Association of grain yield with identifiable plant characteristics of corn hybrids in the west-central Great Plains

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dc.contributor.author Frank, Brian J.
dc.contributor.author Schlegel, Alan J.
dc.contributor.author Stone, Loyd R.
dc.contributor.author Kirkham, Mary B.
dc.date.accessioned 2013-03-18T19:10:18Z
dc.date.available 2013-03-18T19:10:18Z
dc.date.issued 2013-03-18
dc.identifier.uri http://hdl.handle.net/2097/15355
dc.description Citation: Frank, Brian J., Alan J. Schlegel, Loyd R. Stone, and Mary Beth Kirkham. “Grain Yield and Plant Characteristics of Corn Hybrids in the Great Plains.” Agronomy Journal 105, no. 2 (2013): 383–94. https://doi.org/10.2134/agronj2012.0330.
dc.description.abstract Water supply for crop use is the primary factor controlling corn (Zea mays L.) grain yield in the west-central Great Plains. With water supply varying as production systems range from dryland through irrigated, selecting hybrids for optimum yield in the anticipated water environment is vital for success. Our objective was to analyze a group of corn hybrids and determine: a) are there significant differences in identifiable plant characteristics among the hybrids and b) are there significant associations between identifiable plant characteristics and grain yield. Corn was grown near Tribune, KS, in 3 yr in two fields; one dryland and one irrigated. Hybrids (18) replicated in four blocks were grown at each field, with dryland and irrigated results analyzed separately. From linear regression, no significant correlation existed between irrigated grain yield and days to initial silking of hybrids in any of the 3 yr. The correlation between dryland grain yield and days to initial silking of hybrids was significant (P<0.05) in all 3 yr, with grain yield decreasing as days to initial silking increased. Dryland grain yield was also significantly and negatively correlated with dry stover mass in all 3 yr and with tiller population in 2 of 3 yr. Hybrids selected for dryland in the west-central Great Plains should be from the earlier 1/3 or 1/2 of the 98- to 118-d relative maturity (RM) range of our study. In addition, hybrids selected for dryland should have characteristics of smaller stature (less stover) and non-tillering plants. en_US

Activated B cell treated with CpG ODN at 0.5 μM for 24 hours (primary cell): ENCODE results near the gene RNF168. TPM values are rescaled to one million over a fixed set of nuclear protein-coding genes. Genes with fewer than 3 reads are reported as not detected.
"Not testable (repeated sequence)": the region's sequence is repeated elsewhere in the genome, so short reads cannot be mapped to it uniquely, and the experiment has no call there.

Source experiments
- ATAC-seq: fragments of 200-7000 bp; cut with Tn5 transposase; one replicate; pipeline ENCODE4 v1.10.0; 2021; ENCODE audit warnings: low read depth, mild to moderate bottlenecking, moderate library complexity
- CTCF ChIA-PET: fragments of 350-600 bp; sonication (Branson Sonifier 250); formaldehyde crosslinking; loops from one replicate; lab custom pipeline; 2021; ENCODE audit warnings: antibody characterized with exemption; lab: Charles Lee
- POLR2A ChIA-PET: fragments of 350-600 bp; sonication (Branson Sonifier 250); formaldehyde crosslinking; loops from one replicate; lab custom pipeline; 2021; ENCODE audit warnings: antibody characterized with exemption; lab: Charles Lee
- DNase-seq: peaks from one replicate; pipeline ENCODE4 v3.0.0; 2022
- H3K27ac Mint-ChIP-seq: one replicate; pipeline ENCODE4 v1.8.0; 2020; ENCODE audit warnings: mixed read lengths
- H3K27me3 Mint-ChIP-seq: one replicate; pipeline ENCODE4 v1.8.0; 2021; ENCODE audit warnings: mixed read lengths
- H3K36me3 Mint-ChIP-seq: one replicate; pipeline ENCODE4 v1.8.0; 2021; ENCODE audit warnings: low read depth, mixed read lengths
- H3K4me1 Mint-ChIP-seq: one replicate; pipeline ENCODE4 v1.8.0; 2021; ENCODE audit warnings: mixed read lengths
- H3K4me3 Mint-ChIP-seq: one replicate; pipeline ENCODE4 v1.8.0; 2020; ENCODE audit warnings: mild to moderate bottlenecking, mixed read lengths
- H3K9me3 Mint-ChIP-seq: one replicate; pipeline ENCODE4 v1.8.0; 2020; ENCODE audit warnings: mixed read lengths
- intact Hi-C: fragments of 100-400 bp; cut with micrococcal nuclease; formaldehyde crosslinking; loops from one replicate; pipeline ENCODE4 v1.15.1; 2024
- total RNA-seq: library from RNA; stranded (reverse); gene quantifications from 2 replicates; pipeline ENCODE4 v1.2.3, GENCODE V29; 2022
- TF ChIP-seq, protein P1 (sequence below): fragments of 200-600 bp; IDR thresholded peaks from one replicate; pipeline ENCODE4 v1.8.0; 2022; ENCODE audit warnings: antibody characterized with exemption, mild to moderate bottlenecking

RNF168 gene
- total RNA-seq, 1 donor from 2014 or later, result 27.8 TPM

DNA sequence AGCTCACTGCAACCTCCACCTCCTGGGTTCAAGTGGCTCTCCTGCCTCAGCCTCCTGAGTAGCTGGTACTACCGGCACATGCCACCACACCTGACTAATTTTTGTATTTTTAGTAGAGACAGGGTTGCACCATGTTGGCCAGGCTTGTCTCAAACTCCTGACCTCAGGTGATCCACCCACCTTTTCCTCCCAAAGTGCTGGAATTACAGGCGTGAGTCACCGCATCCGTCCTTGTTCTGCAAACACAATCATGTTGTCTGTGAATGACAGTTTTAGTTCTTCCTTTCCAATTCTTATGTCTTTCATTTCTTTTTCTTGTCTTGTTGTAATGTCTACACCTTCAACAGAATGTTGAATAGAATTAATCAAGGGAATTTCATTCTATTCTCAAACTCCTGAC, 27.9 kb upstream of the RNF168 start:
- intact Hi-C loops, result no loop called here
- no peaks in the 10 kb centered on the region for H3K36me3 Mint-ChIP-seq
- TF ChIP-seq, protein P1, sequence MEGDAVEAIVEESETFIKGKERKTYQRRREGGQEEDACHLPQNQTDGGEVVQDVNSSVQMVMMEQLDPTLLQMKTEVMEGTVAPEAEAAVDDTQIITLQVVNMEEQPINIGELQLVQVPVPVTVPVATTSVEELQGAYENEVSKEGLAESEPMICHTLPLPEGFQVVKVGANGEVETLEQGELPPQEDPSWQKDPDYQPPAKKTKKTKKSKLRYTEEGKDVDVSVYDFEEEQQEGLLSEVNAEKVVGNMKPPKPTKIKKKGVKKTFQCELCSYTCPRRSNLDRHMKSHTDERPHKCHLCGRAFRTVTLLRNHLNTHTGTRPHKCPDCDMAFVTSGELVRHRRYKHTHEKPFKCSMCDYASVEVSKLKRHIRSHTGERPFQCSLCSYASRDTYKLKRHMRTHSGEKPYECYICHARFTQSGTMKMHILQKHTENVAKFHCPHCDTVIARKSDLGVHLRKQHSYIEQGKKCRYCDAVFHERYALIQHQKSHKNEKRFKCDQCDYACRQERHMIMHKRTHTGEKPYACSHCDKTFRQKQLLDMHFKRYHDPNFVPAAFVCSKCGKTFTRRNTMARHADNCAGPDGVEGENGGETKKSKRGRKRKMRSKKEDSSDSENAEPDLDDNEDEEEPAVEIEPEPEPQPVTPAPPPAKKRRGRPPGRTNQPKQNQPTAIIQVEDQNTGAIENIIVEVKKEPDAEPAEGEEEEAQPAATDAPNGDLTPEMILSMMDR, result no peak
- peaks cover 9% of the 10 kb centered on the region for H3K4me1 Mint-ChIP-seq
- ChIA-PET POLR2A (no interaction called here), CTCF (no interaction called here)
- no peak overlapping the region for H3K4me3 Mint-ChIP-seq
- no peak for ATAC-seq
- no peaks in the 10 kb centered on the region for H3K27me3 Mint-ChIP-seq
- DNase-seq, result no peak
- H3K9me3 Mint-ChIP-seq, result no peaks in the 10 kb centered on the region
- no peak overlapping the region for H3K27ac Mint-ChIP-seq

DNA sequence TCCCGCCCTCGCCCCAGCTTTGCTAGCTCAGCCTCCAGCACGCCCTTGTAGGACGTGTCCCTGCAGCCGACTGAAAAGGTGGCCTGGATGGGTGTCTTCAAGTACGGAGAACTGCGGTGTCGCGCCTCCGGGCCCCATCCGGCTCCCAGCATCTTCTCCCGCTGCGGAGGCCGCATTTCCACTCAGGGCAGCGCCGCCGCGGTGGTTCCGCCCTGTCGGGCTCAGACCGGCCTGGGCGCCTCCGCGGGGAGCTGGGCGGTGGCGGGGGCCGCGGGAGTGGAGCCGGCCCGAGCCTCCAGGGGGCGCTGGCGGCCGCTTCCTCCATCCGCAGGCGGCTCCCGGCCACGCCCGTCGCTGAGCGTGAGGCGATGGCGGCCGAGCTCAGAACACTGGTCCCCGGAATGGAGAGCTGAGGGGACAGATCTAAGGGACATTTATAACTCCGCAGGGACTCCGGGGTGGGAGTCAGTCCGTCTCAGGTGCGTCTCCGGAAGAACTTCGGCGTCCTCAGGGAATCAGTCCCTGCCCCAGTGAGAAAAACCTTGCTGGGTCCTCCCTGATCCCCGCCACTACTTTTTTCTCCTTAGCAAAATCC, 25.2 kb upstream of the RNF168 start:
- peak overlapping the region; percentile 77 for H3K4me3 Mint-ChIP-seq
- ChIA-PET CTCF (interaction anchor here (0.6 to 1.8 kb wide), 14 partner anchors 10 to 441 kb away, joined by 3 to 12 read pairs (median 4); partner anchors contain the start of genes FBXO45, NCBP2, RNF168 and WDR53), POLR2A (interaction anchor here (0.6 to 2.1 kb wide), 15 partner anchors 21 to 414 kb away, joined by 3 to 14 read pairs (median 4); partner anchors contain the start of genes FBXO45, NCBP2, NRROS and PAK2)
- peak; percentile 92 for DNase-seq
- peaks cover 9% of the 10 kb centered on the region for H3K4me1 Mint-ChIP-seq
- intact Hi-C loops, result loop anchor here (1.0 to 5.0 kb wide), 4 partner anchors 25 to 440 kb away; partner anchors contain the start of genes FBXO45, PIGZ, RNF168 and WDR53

dc.language.iso en_US en_US
dc.relation.uri https://doi.org/10.2134/agronj2012.0330 en_US
dc.rights Deposited by permission. This article may be found at doi: 10.2134/agronj2012.0330. This Item is protected by copyright and/or related rights. You are free to use this Item in any way that is permitted by the copyright and related rights legislation that applies to your use. For other uses you need to obtain permission from the rights-holder(s). en_US
dc.rights.uri https://rightsstatements.org/page/InC/1.0/?language=en
dc.subject Zea mays en_US
dc.subject Corn en_US
dc.subject West-central Great Plains en_US
dc.subject Water supply en_US
dc.subject Corn hybrids/maize hybrids en_US
dc.subject Grain yield en_US
dc.title Association of grain yield with identifiable plant characteristics of corn hybrids in the west-central Great Plains en_US
dc.title.alternative Grain yield and plant characteristics of corn hybrids in the Great Plains en_US
dc.type Text en_US
dc.date.published 2013 en_US
dc.citation.doi 10.2134/agronj2012.0330 en_US
dc.citation.epage 394 en_US
dc.citation.issn 0002-1962
dc.citation.issue 2 en_US
dc.citation.jtitle Agronomy Journal en_US
dc.citation.spage 383 en_US
dc.citation.volume 105 en_US
dc.citation Frank, Brian J., Alan J. Schlegel, Loyd R. Stone, and Mary Beth Kirkham. “Grain Yield and Plant Characteristics of Corn Hybrids in the Great Plains.” Agronomy Journal 105, no. 2 (2013): 383–94. https://doi.org/10.2134/agronj2012.0330.
dc.contributor.authoreid mbk en_US
dc.contributor.authoreid stoner en_US
dc.contributor.authoreid schlegel en_US
dc.description.version Article (author version)


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Deposited by permission.  This article may be found at doi: 10.2134/agronj2012.0330. 
This Item is protected by copyright and/or related rights. You are free to use this Item in any way that is permitted by the copyright and related rights legislation that applies to your use. For other uses you need to obtain permission from the rights-holder(s). Except where otherwise noted, the use of this item is bound by the following: Deposited by permission. This article may be found at doi: 10.2134/agronj2012.0330. This Item is protected by copyright and/or related rights. You are free to use this Item in any way that is permitted by the copyright and related rights legislation that applies to your use. For other uses you need to obtain permission from the rights-holder(s).

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